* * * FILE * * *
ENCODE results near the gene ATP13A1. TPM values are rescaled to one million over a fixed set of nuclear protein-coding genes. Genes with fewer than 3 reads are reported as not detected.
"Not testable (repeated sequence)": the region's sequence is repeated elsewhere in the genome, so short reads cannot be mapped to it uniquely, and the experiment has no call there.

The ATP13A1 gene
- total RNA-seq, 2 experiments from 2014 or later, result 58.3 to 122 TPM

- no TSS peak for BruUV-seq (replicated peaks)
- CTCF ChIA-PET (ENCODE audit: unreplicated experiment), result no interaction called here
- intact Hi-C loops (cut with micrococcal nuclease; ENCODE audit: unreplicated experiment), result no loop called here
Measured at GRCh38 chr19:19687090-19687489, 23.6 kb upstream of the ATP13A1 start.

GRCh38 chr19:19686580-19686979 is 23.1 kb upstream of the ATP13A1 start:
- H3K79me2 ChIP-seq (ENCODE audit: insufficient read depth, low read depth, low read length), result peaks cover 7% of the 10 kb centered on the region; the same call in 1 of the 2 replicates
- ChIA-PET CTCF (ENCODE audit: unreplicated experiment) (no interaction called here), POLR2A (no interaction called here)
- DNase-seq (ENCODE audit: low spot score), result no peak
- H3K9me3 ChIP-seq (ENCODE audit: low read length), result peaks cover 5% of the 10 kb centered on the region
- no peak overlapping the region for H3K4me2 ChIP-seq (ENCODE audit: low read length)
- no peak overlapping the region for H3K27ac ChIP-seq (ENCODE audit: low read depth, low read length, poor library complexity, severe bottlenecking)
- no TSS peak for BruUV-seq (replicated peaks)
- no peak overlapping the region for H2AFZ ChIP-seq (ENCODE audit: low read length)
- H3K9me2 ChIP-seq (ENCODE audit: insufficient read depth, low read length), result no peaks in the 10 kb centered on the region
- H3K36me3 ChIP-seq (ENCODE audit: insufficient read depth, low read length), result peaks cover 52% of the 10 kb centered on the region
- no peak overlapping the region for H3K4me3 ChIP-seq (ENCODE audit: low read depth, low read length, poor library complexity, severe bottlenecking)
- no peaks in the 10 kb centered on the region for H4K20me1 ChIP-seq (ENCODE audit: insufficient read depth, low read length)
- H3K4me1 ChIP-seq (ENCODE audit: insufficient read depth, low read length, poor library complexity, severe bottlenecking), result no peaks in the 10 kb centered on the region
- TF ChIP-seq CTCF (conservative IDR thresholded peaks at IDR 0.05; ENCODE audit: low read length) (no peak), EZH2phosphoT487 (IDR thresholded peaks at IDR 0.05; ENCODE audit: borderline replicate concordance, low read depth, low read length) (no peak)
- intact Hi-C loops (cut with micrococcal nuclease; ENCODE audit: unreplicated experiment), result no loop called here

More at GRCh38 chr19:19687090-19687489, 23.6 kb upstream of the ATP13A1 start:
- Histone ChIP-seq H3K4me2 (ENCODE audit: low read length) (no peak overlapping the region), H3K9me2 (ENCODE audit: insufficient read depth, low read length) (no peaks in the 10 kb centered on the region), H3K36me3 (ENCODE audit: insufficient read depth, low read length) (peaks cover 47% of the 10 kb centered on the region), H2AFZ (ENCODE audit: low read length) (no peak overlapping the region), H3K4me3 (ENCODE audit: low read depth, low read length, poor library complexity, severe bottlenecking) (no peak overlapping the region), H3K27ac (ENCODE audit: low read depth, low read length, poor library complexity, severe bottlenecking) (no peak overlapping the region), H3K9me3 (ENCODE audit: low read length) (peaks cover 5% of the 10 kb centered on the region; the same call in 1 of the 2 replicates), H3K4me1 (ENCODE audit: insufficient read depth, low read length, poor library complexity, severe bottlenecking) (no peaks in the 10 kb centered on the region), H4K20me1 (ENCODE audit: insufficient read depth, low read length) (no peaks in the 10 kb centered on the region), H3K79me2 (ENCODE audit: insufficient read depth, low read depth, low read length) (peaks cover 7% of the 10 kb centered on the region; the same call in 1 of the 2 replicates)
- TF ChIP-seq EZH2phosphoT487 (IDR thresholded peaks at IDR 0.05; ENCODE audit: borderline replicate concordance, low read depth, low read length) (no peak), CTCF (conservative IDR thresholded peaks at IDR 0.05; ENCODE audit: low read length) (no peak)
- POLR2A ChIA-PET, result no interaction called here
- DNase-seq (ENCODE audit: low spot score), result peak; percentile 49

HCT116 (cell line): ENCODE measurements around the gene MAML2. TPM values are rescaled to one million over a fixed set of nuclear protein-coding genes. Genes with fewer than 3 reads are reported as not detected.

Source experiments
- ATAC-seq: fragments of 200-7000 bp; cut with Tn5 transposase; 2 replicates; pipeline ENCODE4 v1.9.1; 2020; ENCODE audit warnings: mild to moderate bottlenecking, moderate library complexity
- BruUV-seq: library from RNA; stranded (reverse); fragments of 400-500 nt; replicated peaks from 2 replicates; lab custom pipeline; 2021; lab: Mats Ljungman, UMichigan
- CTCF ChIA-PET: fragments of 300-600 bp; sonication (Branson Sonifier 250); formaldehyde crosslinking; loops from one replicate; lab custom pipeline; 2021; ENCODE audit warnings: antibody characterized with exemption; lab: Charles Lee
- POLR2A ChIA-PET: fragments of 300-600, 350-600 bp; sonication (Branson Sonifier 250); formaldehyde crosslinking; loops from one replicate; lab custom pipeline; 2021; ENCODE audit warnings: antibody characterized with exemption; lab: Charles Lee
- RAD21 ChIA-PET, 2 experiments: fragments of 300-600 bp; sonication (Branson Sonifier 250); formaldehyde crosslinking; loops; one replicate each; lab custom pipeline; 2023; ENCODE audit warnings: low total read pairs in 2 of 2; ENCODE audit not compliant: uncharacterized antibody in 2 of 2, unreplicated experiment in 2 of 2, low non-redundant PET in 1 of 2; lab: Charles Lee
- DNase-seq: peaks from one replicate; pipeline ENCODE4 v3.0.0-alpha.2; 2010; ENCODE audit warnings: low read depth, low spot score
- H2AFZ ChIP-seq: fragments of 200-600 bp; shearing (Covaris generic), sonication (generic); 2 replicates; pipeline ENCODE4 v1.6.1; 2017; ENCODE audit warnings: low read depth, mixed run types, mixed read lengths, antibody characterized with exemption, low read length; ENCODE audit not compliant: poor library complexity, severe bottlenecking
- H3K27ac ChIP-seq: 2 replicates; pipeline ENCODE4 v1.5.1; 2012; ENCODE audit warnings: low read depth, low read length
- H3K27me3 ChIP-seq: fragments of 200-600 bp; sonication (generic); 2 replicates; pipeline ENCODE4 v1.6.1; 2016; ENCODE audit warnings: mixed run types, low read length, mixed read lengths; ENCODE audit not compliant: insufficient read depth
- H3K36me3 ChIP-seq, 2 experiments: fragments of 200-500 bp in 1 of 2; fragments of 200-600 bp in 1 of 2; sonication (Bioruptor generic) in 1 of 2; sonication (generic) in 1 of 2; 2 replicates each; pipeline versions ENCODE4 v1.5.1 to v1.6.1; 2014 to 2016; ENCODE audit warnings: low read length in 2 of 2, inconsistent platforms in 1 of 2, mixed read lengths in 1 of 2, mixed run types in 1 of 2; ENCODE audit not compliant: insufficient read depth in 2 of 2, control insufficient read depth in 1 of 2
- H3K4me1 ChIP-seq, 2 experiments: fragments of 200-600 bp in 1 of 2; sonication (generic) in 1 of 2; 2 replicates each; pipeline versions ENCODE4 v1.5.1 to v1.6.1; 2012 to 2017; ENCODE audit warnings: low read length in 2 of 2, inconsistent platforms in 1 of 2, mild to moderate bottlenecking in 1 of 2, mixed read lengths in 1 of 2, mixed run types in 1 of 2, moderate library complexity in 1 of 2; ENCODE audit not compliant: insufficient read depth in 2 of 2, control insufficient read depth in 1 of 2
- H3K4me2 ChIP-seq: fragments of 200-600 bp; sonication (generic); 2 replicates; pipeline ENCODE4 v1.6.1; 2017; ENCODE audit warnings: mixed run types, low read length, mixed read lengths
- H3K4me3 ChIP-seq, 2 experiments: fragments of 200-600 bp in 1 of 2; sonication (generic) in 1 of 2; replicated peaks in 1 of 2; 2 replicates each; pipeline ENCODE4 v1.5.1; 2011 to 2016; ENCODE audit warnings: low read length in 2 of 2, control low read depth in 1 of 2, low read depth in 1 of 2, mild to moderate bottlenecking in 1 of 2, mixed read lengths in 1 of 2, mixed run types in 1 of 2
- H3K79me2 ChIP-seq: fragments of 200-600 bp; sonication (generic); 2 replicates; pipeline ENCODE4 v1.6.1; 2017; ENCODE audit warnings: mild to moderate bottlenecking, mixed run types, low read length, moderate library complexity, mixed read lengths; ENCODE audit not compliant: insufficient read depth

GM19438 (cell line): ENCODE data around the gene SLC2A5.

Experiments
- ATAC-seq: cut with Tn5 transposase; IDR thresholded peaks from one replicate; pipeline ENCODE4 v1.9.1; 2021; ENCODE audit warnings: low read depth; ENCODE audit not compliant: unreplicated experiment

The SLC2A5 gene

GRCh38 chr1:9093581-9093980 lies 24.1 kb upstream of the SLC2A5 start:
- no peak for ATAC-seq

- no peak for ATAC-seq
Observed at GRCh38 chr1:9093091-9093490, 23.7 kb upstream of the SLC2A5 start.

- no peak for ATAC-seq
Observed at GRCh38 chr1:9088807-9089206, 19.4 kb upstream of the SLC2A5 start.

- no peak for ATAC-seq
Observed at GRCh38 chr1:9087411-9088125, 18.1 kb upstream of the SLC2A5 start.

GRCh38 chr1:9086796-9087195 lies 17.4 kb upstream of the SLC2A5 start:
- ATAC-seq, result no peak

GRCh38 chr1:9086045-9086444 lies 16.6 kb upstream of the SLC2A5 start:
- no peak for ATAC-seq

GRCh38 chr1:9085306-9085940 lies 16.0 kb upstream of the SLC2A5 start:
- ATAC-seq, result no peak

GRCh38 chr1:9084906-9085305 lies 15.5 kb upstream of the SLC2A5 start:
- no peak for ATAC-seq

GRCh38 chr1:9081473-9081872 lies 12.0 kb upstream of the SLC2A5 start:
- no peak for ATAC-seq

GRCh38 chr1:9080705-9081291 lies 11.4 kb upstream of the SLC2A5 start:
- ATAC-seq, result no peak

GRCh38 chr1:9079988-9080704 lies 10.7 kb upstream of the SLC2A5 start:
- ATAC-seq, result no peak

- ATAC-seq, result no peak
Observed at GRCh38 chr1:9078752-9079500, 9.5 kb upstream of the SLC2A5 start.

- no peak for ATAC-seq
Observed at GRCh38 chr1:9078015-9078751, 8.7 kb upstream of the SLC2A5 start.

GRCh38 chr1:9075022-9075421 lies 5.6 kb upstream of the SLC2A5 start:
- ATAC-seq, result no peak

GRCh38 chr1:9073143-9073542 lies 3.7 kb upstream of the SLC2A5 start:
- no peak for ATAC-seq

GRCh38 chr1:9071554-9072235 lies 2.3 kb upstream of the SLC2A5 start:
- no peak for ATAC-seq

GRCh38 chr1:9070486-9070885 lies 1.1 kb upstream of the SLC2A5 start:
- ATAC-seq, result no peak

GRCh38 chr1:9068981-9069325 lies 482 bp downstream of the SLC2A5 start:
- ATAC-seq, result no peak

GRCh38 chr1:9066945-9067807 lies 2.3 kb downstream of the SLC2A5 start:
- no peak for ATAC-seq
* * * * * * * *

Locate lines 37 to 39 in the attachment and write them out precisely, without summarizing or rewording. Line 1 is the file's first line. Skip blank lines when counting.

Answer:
- DNase-seq: peaks from one replicate; pipeline ENCODE4 v3.0.0-alpha.2; 2010; ENCODE audit warnings: low read depth, low spot score
- H2AFZ ChIP-seq: fragments of 200-600 bp; shearing (Covaris generic), sonication (generic); 2 replicates; pipeline ENCODE4 v1.6.1; 2017; ENCODE audit warnings: low read depth, mixed run types, mixed read lengths, antibody characterized with exemption, low read length; ENCODE audit not compliant: poor library complexity, severe bottlenecking
- H3K27ac ChIP-seq: 2 replicates; pipeline ENCODE4 v1.5.1; 2012; ENCODE audit warnings: low read depth, low read length